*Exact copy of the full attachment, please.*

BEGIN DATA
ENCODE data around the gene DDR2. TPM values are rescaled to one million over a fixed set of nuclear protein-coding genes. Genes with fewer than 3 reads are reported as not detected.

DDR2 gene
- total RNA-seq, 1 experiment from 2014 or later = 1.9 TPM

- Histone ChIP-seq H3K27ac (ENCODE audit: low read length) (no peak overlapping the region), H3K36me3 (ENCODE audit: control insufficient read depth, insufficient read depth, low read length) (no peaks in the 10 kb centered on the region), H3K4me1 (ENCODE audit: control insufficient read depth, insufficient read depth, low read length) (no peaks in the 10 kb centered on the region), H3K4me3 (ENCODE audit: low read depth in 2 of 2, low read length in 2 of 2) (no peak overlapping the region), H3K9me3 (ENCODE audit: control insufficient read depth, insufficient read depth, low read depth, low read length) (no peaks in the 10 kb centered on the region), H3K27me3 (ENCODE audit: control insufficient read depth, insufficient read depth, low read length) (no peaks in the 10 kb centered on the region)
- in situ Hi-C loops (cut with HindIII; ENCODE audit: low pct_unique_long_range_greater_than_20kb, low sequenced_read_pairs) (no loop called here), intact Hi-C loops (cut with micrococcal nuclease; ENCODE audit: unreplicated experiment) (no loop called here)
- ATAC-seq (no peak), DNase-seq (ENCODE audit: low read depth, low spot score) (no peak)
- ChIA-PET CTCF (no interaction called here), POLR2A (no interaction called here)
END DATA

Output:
ENCODE data around the gene DDR2. TPM values are rescaled to one million over a fixed set of nuclear protein-coding genes. Genes with fewer than 3 reads are reported as not detected.

DDR2 gene
- total RNA-seq, 1 experiment from 2014 or later = 1.9 TPM

- Histone ChIP-seq H3K27ac (ENCODE audit: low read length) (no peak overlapping the region), H3K36me3 (ENCODE audit: control insufficient read depth, insufficient read depth, low read length) (no peaks in the 10 kb centered on the region), H3K4me1 (ENCODE audit: control insufficient read depth, insufficient read depth, low read length) (no peaks in the 10 kb centered on the region), H3K4me3 (ENCODE audit: low read depth in 2 of 2, low read length in 2 of 2) (no peak overlapping the region), H3K9me3 (ENCODE audit: control insufficient read depth, insufficient read depth, low read depth, low read length) (no peaks in the 10 kb centered on the region), H3K27me3 (ENCODE audit: control insufficient read depth, insufficient read depth, low read length) (no peaks in the 10 kb centered on the region)
- in situ Hi-C loops (cut with HindIII; ENCODE audit: low pct_unique_long_range_greater_than_20kb, low sequenced_read_pairs) (no loop called here), intact Hi-C loops (cut with micrococcal nuclease; ENCODE audit: unreplicated experiment) (no loop called here)
- ATAC-seq (no peak), DNase-seq (ENCODE audit: low read depth, low spot score) (no peak)
- ChIA-PET CTCF (no interaction called here), POLR2A (no interaction called here)